Al Capone, George "Machine Gun" Kelly, Alvin Karpis, "Dock" Barker—these were just a few of the legendary "public enemies" for whom America's first supermax prison was created. In
Alcatraz: The Gangster Years, David Ward brings their stories to life, along with vivid accounts of the lives of other infamous criminals who passed through the penitentiary from 1934 to 1948. Ward, who enjoyed unprecedented access to FBI, Federal Bureau of Prisons, and Federal Parole records, conducted interviews with one hundred former Alcatraz convicts, guards, and administrators to produce this definitive history of "The Rock."
Alcatraz is the only book with authoritative answers to questions that have swirled about the prison: How did prisoners cope psychologically with the harsh regime? What provoked the protests and strikes? How did security flaws lead to the sensational escape attempts? And what happened when these "habitual, incorrigible" convicts were finally released? By shining a light on the most famous prison in the world, Ward also raises timely questions about today's supermax prisons.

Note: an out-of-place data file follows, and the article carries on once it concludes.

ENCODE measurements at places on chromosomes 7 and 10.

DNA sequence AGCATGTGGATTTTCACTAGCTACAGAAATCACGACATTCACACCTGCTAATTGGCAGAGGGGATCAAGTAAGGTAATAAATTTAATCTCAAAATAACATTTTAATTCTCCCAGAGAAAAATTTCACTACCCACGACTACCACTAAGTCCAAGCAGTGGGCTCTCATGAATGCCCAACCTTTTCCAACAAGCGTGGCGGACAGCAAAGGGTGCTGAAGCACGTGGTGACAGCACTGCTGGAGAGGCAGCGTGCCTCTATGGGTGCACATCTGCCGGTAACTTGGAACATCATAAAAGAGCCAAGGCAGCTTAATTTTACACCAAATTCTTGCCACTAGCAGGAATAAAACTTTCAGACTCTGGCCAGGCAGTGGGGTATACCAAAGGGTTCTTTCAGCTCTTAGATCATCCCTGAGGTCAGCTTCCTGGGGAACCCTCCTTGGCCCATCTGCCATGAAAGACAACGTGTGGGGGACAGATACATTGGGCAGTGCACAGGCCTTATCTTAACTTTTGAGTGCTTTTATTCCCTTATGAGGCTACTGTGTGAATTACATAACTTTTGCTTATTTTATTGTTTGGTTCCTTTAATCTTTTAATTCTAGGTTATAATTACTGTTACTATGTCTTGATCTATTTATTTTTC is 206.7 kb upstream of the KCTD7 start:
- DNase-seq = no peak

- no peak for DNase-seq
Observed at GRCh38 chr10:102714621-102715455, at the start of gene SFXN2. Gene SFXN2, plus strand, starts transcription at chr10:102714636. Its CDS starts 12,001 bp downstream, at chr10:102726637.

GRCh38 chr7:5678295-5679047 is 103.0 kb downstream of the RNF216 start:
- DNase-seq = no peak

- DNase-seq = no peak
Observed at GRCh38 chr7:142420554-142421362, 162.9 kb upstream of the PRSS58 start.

David Ward is Professor Emeritus of Sociology at the University of Minnesota. He is the coauthor (with Gene Kassebaum) of Prison Treatment and Parole Survival and coeditor (with Kenneth Schoen) of Confinement in Maximum Custody: New Last-Resort Prisons in the United States and Europe. Ward served as consultant to the U.S. House of Representatives' Committee on the Judiciary for an investigation at Alcatraz's successor, the Federal Penitentiary at Marion, Illinois, and is a member of a consultant group investigating prison gang policies in the California Department of Corrections. Gene Kassebaum is Professor Emeritus of Sociology at the University of Hawaii and has also coauthored with Ward, Women's Prison: Sex and Social Structure.